JIM in ROANOKE VA writes: Who if any will the Falcons target as their big off season free agent? Will they break the bank for Albert OR Julius-I don`t see Tom D doing that?

Zach in Atlanta writes: Why should the Falcons sign Julius Peppers or Albert Haynesworth when great team chemistry is what helped them have such a fantastic 2008 season. Everyone has to put the team first. They should keep with what they're doing and build from within. That's how the Braves were so successful during the 90s.

Pat Yasinskas: I'm putting these two questions together because they tie in nicely. I've also had a lot of letters from Atlanta fans suggesting the Falcons should go after Julius Peppers or Albert Haynesworth, but I don't agree with them. First off, I think general manager Thomas Dimitroff and coach Mike Smith are committed to building through the draft and filling some holes with midlevel free agents. Bringing in a Haynesworth or a Peppers doesn't really fit the profile and it would be hugely expensive. I can see the Falcons adding a defensive tackle and a defensive end, but I think that will come through the draft or in the form of midlevel free agents.


Jon in parts unknown writes: Falcons Questions. Pat, how do you see the Birds' linebacker situation working out? Loften is set in the middle, but does Brooking return? Strong side seems to be wide open with Boley struggling last year and now a free agent.

Pat Yasinskas: My guess is that Keith Brooking and Michael Boley won't return. I think there's a possibility Brooking retires or gets released and I think the Falcons will let Boley, who lost his starting job last year, walk in free agency. Curtis Lofton is an emerging star in the middle and the Falcons need to surround him with quality on the outside. Coy Wire played well when he moved ahead of Boley last year, and I think the Falcons will keep him. But I think they'll also get a couple of new linebackers in free agency or the draft.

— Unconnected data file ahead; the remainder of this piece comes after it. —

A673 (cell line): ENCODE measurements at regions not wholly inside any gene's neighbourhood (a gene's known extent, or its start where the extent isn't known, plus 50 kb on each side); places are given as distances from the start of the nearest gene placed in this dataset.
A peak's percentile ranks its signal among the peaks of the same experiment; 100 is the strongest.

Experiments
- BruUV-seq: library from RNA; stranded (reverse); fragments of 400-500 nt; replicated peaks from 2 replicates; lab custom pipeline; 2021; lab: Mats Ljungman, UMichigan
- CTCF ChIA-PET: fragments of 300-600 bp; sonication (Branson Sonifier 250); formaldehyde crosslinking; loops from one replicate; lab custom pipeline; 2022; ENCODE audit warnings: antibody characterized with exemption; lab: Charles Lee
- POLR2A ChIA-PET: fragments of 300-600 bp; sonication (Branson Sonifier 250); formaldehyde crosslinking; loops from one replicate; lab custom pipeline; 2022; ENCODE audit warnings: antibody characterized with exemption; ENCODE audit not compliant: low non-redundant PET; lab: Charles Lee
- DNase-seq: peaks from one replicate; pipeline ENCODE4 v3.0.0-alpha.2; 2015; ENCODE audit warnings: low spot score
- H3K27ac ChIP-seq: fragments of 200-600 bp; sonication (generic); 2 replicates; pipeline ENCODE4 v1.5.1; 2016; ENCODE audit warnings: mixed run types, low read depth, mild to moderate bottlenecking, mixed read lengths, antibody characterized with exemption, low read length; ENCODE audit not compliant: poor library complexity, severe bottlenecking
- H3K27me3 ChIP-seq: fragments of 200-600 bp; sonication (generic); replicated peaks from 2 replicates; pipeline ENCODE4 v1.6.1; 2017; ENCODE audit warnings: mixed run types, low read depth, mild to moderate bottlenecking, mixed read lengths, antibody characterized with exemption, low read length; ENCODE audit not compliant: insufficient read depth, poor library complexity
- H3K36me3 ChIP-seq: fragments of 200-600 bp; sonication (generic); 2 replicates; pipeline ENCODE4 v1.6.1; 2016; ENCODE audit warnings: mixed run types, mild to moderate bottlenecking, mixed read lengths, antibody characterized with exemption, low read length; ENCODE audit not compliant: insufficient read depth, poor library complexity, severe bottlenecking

Hiro in Tokyo writes: Hey Pat, love your blog. I was wondering what p
osition the Falcons might target in Free Agency - what I mean is, what positions do you think the Falcons need more depth in. We already know the secondary is a need, but I personally think the retirement of Weiner leaves the O-line thin. Sure we have some nasty and effective olinemen, but perhaps they'll stock up on some during the offseason? Also, how do you see Jerious Norwood and Michael Turner fair next season? I still think they didn't use Jerious to his full potential, and I definitely don't want Turner getting as many carries as he did this year.

Pat Yasinskas: Good point about the retirement of Todd Weiner. He gave that offensive line a lot of versatility and depth. I think the Falcons need to get another quality offensive lineman in free agency or the draft. They've got decent starters, but I'm a little concerned about the injuries Sam Baker had as a rookie. If he has problems again, the Falcons need a solid alternative. As far as Jerious Norwood, I think you'll see him get some more carries next season. The Falcons know they used Turner an awful lot last year, and I suspect they'll try very hard to limit his carries a bit.


Zach in Atl writes: do you think the falcons will pick up a wide receiver this off season?(draft, trade, free agency)It seems like outside of Roddy White they don't have a real premier threat.

Pat Yasinskas: I don't see wide receiver being a huge need. Roddy White's a very solid No. 1 receiver and Michael Jenkins emerged as a dependable No. 2 last year. The Falcons also have some promising young talent in Laurent Robinson and Harry Douglas. In particular, I think Douglas has the potential to someday be a starter.

Falcons add TE Pollard

December, 16, 2008
12/16/08
4:38
PM ET

Posted by ESPN.com's Pat Yasinskas

The Falcons just announced a series of minor roster moves.

Receiver Laurent Robinson and cornerback/special teams player David Irons were placed on the injured reserve list. They signed veteran tight end Marcus Pollard to fill one of the roster spots and promoted safety Eric Brock from the practice squad to take the other spot.

They also signed cornerback Darius Vinnett and offensive lineman Michael Butterworth to the practice squad.

The most interesting move here is Pollard, who was with the Falcons in training camp. He's a 14-year veteran who spent most of his career with the Colts and has 40 career touchdown catches. The Falcons don't throw to their tight ends a lot and that's not going to change dramatically now. But Pollard gives a young team someone with lots of experience and he could end up making a play or two.

Evening roundup

October, 1, 2008
10/01/08
5:35
PM ET

Posted by ESPN.com's Pat Yasinskas